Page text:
Musings on Patriarchy


Most (all?) societies on this planet could be described as patriarchal and they many of the same elements in common, but it is likely that Patriarchy also manifests itself in unique ways from culture to culture. From my measly quotidian experience of two years in Cambodian, here are some things I’ve noticed can be said to constitute it as a patriarchally dominated culture, including ways that differentiate it from other patriarchal cultures. This is a brief, general list, just things that are rolling around in the ol’ noggin.

Work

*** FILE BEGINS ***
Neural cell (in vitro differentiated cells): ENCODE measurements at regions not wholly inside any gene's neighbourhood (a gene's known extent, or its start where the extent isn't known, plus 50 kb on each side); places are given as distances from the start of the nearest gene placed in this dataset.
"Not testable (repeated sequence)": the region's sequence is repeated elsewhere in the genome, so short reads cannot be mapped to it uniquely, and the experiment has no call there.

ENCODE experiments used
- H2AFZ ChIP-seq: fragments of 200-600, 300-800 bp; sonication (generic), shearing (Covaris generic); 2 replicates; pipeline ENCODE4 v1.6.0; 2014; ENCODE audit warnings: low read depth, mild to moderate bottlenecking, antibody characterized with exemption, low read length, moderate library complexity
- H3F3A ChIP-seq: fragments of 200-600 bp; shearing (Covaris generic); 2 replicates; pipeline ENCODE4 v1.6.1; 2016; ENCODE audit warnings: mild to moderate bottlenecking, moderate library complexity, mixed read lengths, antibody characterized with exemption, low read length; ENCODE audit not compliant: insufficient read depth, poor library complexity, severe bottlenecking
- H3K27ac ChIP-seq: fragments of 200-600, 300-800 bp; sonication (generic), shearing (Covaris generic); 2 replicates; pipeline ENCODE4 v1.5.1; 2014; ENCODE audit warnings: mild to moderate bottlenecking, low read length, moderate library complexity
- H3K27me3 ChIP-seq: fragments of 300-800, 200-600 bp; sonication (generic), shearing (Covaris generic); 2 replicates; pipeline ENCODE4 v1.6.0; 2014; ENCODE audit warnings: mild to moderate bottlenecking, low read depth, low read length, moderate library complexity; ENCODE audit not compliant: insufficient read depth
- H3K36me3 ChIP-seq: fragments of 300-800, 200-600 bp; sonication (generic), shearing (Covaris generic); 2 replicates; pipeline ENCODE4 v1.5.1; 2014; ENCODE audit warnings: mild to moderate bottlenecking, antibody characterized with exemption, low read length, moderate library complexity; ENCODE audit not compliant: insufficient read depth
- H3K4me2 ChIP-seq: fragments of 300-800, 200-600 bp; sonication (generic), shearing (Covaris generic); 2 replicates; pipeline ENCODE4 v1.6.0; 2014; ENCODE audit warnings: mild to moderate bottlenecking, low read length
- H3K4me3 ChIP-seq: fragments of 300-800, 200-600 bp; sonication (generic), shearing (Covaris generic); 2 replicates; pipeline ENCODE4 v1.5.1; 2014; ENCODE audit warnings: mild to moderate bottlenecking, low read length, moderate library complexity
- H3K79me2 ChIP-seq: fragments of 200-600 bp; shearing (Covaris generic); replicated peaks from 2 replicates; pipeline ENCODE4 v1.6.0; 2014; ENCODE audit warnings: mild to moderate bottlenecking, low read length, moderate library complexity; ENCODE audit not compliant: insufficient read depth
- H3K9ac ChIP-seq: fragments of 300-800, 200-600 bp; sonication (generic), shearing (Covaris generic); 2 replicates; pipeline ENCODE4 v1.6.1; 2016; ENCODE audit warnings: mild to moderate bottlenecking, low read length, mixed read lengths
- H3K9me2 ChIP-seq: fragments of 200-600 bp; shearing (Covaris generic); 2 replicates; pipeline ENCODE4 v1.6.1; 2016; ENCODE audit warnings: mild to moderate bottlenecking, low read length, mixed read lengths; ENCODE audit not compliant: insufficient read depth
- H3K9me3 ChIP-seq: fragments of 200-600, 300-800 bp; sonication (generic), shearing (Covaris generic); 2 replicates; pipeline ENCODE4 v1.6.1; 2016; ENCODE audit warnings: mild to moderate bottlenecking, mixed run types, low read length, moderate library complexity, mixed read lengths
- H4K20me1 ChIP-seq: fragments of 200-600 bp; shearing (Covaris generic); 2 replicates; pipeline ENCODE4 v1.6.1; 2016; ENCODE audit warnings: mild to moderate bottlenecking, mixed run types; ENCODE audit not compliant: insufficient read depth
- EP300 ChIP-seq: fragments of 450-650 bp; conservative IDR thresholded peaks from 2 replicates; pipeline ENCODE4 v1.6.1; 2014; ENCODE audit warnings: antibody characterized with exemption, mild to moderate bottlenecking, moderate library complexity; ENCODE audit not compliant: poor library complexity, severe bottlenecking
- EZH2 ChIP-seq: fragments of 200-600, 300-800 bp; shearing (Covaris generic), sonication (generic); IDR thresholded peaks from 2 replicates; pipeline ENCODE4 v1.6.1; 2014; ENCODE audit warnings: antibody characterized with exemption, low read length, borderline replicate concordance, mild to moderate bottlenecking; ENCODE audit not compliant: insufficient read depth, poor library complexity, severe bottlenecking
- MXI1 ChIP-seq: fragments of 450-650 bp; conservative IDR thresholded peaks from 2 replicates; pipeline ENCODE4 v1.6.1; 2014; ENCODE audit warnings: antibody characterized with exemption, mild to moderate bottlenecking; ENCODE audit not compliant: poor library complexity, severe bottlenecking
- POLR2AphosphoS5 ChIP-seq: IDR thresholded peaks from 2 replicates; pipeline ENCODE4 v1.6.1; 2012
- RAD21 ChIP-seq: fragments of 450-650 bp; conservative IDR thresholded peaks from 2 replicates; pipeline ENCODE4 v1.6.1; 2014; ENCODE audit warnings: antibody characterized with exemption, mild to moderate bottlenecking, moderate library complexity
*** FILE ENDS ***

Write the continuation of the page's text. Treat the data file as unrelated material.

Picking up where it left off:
It is apparent the world over that labor is almost always sexed. This means that some work is “women’s work” and some “men’s work”. This is often true of Cambodia, too, but another interesting, seemingly benign effect of the patriarchy on labor demographics has to do with age. In spite of all the “respect your elders” rhetoric one hears around the Kingdom, there is an awful lot of ageism going on. This means that, once you reach a certain age, you might find it very difficult to attain certain types of jobs– or even any job at all. People may expect you to retire. They may treat you like you’re slow-witted or fragile. It’s meant well, I’m sure, and of course some people really do slow down in their old age. But it’s quite mythological that old people are sought out for their wisdom and this and that; at some point, many old people here simply become spectators to the lives of the young. With the emphasis on families (especially having many children, in some instances), it’s not so surprising that the elderly are even expected to live vicariously through their children and grandchildren– even when they’re lively, even when they still have their own ambitions.